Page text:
Tuesday, November 13, 2007
Tell me a story - IM6VJ
Guy Ruddle Daily Telegraph Podcast Editor talking to Viewmagazine.tv David about how multimedia and the Telegraph is the future
My head hurts.
I have five books in front of me - one an original from MIT - which started off multimedia as we know it. (re- Negraponte)
I have been furiously writing in a note pad, surprised, challenged, disagreeing, but understanding that the discourse is what I am looking for deconstructing videojournalism - already deeply influenced by photography, film and sound.
This morning I filmed/interviewed Guy Ruddle at the Telegraph who spoke about their multimedia offerings and how one national broadcasters has been pressed to look at what the Telegraph is doing cuz they're 'wopping' us.
I'd already thought the package with Guy, the Croydon Advertiser doing Sound Slide, and Al jazeera's Riz Khan was way incomplete, so I crossed over to our graphics department where two heads of Graphics further aroused my interests.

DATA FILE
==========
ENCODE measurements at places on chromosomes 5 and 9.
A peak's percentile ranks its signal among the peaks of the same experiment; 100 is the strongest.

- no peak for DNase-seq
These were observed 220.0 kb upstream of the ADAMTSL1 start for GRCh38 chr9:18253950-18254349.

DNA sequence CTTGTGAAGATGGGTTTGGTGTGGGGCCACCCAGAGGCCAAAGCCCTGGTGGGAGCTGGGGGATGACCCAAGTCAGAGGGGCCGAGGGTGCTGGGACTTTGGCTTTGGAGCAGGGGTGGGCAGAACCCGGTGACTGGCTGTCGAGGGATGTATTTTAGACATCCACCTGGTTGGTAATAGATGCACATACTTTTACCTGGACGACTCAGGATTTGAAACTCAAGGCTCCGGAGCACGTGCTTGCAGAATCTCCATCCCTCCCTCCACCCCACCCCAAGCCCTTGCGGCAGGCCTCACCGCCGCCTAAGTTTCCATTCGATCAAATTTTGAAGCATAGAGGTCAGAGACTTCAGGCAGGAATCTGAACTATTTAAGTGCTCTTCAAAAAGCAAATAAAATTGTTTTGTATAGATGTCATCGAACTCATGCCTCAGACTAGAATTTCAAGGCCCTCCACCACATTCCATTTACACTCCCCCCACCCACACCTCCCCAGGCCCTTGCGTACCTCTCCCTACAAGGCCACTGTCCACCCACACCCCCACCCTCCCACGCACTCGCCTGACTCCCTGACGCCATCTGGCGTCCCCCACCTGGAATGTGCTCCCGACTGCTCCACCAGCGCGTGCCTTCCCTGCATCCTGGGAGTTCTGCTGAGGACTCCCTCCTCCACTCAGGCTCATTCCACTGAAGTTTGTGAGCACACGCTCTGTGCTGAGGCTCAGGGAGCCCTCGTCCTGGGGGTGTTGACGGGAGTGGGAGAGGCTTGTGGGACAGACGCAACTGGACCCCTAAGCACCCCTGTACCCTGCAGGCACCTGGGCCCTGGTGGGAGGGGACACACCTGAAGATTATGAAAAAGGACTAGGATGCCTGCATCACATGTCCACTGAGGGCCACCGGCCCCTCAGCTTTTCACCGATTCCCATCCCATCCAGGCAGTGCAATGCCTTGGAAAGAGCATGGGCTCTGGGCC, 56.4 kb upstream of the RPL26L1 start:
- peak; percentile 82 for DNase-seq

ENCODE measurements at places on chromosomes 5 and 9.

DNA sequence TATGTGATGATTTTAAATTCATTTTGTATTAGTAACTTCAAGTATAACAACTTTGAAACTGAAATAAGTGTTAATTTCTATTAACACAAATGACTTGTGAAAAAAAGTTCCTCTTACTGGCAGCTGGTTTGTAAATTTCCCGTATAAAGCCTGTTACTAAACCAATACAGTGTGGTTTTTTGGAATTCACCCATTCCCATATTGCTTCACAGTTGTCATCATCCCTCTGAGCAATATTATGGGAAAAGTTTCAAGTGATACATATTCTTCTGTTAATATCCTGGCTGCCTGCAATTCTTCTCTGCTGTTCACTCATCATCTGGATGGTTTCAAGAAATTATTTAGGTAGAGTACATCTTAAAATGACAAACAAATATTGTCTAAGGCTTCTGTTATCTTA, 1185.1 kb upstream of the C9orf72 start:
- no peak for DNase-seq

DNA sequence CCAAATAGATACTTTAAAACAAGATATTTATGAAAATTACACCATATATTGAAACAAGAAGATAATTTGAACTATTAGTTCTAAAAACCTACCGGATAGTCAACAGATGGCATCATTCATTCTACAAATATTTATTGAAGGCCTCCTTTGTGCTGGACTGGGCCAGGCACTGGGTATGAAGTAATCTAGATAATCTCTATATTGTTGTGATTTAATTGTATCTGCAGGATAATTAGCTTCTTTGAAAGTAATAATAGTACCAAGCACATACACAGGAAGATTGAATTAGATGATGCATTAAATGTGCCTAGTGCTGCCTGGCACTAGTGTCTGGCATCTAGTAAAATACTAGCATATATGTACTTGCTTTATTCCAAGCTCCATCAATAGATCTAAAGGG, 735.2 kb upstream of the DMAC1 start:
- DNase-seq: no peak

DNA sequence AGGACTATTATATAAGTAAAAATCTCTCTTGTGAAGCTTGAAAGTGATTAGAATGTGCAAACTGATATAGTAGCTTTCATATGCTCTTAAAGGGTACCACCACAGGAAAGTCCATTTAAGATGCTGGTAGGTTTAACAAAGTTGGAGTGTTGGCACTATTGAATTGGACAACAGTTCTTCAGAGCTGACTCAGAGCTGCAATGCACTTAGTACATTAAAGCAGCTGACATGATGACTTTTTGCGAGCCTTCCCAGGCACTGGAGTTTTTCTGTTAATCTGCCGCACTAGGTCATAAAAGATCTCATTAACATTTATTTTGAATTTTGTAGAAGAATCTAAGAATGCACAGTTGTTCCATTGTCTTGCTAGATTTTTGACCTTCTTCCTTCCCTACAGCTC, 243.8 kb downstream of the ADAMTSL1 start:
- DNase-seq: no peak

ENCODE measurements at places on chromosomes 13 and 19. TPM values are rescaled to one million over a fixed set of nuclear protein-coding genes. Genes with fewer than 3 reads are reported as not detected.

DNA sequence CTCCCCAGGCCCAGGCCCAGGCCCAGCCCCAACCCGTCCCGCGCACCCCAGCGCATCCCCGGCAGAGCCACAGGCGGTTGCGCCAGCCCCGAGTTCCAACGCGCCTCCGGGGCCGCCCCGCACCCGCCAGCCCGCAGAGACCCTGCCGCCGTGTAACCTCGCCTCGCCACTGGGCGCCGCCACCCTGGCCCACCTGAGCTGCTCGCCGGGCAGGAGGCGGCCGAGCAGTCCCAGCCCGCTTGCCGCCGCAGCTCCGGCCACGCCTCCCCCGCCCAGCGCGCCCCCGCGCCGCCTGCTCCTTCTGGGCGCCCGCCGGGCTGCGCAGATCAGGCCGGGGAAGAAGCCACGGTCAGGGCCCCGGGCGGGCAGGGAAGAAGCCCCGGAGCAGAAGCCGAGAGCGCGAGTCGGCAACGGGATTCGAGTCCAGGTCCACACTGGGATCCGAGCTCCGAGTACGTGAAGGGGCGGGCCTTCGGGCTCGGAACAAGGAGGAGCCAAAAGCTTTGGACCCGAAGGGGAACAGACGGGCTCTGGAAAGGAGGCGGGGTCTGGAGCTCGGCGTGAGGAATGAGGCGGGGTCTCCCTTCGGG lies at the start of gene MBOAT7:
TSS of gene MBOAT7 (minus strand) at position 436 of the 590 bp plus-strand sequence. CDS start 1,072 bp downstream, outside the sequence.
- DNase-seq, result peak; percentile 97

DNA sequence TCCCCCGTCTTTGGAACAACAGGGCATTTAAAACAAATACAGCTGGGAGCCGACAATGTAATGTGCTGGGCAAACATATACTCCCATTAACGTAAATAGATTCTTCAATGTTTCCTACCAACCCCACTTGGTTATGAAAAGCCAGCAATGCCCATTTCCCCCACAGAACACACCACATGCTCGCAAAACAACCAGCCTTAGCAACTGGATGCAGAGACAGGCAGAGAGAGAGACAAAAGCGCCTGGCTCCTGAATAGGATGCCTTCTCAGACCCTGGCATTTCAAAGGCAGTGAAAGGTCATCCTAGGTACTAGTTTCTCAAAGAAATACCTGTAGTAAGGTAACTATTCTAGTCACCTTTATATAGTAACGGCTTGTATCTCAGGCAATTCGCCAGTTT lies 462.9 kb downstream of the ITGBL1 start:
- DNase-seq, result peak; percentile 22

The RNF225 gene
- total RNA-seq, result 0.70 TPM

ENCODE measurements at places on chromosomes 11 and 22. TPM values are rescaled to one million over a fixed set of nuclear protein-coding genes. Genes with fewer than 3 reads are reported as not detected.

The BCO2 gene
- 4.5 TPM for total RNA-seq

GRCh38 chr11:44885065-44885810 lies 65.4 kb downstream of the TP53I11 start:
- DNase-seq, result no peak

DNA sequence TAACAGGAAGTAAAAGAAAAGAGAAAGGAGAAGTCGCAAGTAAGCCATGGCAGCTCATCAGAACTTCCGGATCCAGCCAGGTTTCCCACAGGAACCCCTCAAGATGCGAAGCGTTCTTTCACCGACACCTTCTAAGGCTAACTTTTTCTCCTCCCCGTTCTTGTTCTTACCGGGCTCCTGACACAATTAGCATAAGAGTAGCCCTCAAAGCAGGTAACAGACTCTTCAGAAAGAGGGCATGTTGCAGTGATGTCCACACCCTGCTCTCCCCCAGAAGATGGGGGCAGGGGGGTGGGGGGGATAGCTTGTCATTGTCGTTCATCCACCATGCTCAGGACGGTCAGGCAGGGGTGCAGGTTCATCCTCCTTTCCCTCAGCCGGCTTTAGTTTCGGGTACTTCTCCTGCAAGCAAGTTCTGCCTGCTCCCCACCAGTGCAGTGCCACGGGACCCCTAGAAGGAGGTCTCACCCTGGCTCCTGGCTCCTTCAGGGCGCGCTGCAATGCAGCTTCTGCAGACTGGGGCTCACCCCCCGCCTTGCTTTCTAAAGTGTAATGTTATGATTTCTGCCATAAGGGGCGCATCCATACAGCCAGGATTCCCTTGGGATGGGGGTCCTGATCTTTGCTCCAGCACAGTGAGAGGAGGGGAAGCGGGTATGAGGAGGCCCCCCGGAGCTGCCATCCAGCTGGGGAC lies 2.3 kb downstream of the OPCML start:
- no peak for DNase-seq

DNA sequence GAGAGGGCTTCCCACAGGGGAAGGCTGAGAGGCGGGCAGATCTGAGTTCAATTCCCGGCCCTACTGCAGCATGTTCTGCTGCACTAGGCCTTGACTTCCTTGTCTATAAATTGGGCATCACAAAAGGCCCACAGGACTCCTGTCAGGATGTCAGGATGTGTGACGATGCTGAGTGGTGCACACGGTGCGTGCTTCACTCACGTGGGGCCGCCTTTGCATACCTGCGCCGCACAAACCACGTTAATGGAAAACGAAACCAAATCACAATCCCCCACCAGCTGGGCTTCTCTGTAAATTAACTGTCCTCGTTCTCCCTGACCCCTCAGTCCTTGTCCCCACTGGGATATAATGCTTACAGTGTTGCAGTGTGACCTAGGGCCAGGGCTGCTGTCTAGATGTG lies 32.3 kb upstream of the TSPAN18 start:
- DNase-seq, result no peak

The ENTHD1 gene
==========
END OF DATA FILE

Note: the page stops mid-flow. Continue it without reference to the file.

Their bent, multimedia has altered in meaning in delivering everything the computer can offer into a commodified entity. The end user is still king, but there are significant spaces to explore.
So I'm reading through Stewart Brand's The Media Lab Inventing the Future at MIT and Multimedia from Wagner to Virtual Reality.
And this is why in part my head's pounding. There are so many ideas about ideas, thoughts within thoughts, links from present stations to new ones that I have taken a break to "brain dump" - some kind of cartharsis.
It still strikes me that the geometrical spatial plane online and interactive narrative can further 'disrupt' present flows.
Actually, I should say links away from the status quo.
We're back at video hyperlinking which I demonstrated in the Trust in the Media video and now with some new action scripting (some kind of "tell target") could be deployed towards a new experience.
And what if this piece of work - seven years old- was modifed so each narrative linked off each other in a factual based story.
And what if we could xml narrative data on-the-fly, so further explanation could be given of background info provided.
Yes it's all about the end user